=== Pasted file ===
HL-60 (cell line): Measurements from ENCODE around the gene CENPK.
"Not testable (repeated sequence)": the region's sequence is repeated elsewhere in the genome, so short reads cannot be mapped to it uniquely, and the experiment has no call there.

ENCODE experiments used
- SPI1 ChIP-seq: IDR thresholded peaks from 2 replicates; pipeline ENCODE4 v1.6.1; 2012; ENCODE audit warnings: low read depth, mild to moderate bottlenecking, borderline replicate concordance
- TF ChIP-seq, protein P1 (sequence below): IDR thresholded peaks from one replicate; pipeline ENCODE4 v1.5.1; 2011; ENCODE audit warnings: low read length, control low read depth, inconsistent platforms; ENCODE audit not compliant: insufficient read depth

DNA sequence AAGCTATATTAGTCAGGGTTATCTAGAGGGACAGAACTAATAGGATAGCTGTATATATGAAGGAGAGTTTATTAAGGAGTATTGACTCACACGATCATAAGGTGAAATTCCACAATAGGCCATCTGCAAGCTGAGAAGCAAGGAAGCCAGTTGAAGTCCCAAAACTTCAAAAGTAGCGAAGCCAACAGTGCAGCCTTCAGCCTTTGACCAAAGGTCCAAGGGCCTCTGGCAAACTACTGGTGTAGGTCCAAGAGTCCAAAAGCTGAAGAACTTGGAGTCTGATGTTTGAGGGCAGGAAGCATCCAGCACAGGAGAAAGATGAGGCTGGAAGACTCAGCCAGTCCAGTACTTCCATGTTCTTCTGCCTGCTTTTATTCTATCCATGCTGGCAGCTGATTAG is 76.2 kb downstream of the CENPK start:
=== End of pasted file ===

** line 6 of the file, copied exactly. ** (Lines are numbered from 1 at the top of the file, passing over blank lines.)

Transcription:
DNA sequence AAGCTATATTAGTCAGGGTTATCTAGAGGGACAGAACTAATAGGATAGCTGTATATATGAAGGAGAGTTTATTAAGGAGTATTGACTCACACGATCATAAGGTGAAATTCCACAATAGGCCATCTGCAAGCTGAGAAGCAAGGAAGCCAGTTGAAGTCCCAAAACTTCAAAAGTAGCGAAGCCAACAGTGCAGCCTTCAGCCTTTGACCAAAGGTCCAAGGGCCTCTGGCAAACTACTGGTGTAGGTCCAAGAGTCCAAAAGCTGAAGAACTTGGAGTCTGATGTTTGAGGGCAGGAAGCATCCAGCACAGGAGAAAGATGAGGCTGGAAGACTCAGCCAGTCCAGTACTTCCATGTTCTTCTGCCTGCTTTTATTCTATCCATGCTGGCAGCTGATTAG is 76.2 kb downstream of the CENPK start: